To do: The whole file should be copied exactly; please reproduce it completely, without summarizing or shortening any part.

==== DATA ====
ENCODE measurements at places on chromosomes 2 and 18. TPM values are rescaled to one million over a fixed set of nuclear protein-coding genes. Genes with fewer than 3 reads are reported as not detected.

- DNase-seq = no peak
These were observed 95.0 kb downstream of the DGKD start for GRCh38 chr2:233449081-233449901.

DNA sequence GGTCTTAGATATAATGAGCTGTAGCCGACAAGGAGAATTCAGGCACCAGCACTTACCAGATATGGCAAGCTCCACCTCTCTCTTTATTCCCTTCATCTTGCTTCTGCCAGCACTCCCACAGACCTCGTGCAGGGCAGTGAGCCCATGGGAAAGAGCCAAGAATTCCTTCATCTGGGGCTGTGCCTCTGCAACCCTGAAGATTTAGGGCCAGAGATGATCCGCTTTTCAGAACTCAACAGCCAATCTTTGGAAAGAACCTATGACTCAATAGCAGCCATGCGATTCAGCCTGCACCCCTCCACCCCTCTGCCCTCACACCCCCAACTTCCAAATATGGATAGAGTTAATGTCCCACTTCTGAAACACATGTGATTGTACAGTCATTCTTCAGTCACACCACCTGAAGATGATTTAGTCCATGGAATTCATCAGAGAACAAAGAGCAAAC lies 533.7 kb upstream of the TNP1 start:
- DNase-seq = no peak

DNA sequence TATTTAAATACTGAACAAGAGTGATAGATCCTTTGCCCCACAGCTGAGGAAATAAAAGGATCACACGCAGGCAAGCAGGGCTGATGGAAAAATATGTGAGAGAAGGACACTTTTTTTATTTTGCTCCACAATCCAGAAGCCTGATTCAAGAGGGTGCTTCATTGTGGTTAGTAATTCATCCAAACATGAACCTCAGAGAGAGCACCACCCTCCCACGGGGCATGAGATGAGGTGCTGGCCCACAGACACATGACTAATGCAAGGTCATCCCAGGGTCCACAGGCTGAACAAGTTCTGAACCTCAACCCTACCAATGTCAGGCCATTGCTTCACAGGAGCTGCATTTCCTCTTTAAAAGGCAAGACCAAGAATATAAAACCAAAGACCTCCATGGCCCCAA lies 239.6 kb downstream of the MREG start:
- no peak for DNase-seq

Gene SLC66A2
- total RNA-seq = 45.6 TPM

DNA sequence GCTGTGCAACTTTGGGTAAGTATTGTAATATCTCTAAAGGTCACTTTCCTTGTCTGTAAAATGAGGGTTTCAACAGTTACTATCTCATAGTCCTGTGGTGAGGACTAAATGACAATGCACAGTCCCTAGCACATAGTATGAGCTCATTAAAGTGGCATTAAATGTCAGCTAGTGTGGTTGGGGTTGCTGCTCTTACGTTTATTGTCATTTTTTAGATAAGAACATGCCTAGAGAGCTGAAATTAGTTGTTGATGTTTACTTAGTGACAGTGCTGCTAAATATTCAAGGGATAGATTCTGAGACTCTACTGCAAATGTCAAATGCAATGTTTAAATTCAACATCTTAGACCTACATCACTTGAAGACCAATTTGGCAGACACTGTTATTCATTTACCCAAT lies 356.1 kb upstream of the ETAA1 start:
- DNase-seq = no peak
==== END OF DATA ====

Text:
ENCODE measurements at places on chromosomes 2 and 18. TPM values are rescaled to one million over a fixed set of nuclear protein-coding genes. Genes with fewer than 3 reads are reported as not detected.

- DNase-seq = no peak
These were observed 95.0 kb downstream of the DGKD start for GRCh38 chr2:233449081-233449901.

DNA sequence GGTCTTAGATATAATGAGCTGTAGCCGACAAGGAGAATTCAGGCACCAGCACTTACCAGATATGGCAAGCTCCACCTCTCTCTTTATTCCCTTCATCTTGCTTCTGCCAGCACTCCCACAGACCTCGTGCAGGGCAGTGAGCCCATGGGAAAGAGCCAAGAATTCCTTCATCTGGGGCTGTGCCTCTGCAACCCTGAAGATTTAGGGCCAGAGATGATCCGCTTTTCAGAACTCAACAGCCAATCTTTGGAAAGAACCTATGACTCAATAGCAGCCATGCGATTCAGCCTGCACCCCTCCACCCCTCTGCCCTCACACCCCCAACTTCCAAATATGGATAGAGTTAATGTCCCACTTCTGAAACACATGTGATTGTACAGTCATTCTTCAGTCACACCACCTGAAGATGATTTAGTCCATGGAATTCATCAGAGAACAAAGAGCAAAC lies 533.7 kb upstream of the TNP1 start:
- DNase-seq = no peak

DNA sequence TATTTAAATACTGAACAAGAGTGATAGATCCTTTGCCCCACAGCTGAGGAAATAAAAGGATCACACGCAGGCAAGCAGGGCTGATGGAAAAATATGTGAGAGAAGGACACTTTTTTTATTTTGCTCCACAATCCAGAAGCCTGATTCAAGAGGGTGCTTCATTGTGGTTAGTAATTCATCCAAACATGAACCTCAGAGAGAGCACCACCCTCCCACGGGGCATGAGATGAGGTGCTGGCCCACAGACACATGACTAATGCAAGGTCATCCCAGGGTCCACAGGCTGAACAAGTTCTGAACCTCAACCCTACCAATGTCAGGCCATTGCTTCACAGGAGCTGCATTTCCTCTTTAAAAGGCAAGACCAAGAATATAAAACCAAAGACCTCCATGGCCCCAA lies 239.6 kb downstream of the MREG start:
- no peak for DNase-seq

Gene SLC66A2
- total RNA-seq = 45.6 TPM

DNA sequence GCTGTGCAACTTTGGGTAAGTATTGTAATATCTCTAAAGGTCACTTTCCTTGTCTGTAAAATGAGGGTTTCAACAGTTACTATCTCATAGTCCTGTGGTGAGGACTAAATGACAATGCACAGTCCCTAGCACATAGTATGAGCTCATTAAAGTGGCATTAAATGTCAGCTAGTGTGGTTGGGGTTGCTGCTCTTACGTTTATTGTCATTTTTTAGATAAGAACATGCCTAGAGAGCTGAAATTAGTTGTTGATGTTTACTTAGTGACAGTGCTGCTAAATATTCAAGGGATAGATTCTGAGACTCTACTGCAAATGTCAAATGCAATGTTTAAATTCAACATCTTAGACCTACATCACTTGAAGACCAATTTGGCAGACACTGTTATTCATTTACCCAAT lies 356.1 kb upstream of the ETAA1 start:
- DNase-seq = no peak